In Defense of Tesla and Fisker

col_tesla-sThe two most prominent green car startups are Fisker Automotive and Tesla Motors, but a recent BusinessWeek article quotes longtime analyst Maryann Keller as saying, “We’re pouring $1 billion into two companies without a future. The economics of the industry favors large companies.” Is Obama wasting our hard-earned money? I don’t think so.

Of $8.5 billion in Department of Energy loans to automakers so far to build new green-themed plants, $465 million went to Tesla for work on its Model S sedan and, more recently, $528 million to Fisker Automotive for final design work on its $89,000 Karma luxury plug-in hybrid and for its more affordable Project Nina car. The total Advanced Technology Vehicles Manufacturing Loan fund is $25 billion, so much of the money remains to be spent.

BusinessWeek says this view is also held by “other critics,” but only quotes Keller. “Critics” in the article say that Fisker is an “integrator” rather than an innovator, buying the motor and battery technology for its Karma (due to roll off Finnish assembly lines starting in November) from other companies. Fisker responds that it built the Karma’s chassis. When I talked to an Energy Department spokeswoman in September, she told me that Fisker’s “two projects seemed to be worth the risk of the loan,” and would create “a large number of jobs in America.” She also said the loan, which will be paid in stages, would not “go out the door” until conditions were met.

She later said there was no deadline for the conditions to be met. Henrik Fisker said that those conditions were worked out in months of discussions with the agency. “It’s similar to a loan we might get from a bank and it’s not a problem,” he said. “The DOE wants us to be successful.” And when it comes to EVs, even many established brands are on a learning curve. General Motors does not make its own batteries, and Ford retained the Canadian company Magna International as its partner in building a Focus-based electric sedan for 2011.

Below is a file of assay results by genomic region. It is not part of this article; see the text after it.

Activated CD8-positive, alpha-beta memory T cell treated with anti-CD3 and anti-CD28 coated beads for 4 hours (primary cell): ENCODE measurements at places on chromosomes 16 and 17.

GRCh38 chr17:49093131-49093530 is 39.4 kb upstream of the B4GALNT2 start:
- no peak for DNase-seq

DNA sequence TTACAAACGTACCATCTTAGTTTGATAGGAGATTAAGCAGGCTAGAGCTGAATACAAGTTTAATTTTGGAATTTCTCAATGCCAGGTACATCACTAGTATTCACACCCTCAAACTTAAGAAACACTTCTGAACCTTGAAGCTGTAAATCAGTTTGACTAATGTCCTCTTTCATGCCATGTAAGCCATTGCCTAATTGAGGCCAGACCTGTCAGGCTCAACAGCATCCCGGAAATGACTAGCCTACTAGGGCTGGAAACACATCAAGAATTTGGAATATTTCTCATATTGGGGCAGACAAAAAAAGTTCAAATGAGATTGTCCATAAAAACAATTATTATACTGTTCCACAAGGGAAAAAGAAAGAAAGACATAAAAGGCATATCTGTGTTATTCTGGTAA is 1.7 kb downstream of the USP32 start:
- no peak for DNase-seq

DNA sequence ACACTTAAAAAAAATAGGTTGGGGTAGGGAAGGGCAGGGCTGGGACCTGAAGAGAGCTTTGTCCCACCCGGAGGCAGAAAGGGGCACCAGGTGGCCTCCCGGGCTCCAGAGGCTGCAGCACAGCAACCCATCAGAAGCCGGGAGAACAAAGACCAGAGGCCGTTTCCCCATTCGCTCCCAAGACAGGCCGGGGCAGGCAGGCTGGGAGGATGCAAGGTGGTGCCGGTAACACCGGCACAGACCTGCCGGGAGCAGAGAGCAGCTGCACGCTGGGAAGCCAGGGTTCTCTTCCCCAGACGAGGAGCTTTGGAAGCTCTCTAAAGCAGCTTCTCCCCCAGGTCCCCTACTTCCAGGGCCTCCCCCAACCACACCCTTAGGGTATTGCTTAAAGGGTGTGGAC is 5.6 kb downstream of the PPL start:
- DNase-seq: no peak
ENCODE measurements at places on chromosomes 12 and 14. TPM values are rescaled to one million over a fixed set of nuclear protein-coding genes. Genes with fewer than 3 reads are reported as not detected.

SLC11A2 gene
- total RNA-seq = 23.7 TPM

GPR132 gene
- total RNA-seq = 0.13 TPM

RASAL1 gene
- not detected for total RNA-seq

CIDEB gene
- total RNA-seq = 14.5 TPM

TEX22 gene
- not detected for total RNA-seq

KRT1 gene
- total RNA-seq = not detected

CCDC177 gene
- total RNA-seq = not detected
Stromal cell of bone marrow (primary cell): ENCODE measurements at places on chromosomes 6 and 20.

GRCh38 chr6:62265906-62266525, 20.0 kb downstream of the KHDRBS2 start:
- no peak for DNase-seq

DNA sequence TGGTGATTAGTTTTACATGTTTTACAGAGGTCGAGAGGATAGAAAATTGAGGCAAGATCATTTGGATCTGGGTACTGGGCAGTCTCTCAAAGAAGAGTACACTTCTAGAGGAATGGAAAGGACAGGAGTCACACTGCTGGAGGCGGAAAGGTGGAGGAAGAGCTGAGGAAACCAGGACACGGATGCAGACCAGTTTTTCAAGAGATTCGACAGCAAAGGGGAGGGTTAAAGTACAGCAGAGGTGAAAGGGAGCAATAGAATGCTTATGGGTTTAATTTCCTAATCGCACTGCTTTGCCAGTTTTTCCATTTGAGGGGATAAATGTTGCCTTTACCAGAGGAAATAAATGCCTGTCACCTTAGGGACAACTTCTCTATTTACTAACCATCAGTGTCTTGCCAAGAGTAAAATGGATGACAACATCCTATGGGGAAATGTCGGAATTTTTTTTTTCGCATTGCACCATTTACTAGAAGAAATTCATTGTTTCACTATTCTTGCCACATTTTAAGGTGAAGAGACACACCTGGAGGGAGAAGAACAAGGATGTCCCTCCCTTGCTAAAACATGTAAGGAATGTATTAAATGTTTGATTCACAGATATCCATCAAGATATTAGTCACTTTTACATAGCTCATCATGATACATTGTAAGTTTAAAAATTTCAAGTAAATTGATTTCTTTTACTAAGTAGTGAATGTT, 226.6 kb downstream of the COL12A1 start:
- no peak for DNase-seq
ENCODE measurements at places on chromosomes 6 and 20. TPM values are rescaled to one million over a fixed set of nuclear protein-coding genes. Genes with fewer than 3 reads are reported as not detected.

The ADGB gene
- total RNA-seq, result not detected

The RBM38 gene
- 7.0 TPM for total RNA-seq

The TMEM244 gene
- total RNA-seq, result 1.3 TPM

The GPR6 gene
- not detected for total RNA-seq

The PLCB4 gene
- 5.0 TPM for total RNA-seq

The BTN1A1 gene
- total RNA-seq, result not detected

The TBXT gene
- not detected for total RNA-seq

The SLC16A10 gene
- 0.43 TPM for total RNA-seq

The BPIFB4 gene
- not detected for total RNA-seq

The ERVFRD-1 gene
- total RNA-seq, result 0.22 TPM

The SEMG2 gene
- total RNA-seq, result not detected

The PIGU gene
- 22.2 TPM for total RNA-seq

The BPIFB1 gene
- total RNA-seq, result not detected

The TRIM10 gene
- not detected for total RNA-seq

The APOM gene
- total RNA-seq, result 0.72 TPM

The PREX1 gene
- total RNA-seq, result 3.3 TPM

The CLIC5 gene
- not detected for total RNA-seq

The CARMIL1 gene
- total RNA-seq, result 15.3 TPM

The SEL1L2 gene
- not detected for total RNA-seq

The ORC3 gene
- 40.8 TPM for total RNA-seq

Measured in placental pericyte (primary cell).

Tesla, the article says, “has more credibility as an innovator,” since it makes its own battery packs and Daimler invested $50 million to buy a tenth of the company. “But it will be a huge challenge for either Fisker or Tesla to achieve sufficient scale,” BusinessWeek says. “Selling 100,000-plus cars a year requires a large network of dealers.” Tesla has seven dealerships now but is building more, and Fisker expects to have 100.

Tesla is perhaps the most fiscally successful of the startups, but the government money still dwarfs the $300 million the company has raised privately. But both Fisker and Tesla point out that the DOE funding is not in the form of a grant: It’s a loan, to be paid back with interest.

DOE funding also takes the form of matching grants from stimulus funds, and in August the agency named 48 recipients of that largesse, totaling $2.4 billion. The perception was that this funding favored Detroit and Big Three-connected suppliers. Start-ups, especially California-based ones, felt left out in the cold. We’re spending enough government money on the Big Three. The startups deserve investment, too.


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